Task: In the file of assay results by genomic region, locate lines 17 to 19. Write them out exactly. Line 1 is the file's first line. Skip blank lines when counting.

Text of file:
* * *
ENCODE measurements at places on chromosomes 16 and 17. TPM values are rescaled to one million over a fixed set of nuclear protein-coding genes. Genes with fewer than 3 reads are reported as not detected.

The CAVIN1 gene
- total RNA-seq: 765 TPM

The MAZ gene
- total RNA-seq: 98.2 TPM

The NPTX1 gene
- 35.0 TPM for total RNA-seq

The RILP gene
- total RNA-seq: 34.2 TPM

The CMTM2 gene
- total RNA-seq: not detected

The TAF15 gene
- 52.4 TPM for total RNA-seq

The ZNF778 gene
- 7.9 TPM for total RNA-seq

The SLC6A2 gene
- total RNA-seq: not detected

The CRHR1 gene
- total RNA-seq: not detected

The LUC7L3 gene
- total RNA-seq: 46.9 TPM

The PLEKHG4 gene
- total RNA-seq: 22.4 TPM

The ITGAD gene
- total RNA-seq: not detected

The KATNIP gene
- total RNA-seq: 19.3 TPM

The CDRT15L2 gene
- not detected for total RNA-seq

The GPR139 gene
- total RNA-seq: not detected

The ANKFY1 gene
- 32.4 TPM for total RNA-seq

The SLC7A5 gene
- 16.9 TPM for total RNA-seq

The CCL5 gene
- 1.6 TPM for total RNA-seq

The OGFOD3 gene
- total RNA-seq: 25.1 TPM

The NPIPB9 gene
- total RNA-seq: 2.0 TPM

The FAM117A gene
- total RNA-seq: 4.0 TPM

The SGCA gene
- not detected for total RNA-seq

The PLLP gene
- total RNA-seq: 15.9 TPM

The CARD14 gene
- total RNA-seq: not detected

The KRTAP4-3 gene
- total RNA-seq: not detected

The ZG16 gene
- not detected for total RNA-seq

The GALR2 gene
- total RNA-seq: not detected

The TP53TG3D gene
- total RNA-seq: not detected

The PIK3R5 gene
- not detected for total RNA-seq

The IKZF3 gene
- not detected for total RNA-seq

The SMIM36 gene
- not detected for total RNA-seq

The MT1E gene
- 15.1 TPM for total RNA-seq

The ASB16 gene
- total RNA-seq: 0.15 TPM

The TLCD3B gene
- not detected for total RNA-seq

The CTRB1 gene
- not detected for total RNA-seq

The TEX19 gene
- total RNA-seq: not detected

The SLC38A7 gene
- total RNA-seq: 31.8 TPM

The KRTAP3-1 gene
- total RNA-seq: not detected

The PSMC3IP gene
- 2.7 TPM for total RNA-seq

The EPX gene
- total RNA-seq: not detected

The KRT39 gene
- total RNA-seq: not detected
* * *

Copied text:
- total RNA-seq: not detected

The CRHR1 gene
- total RNA-seq: not detected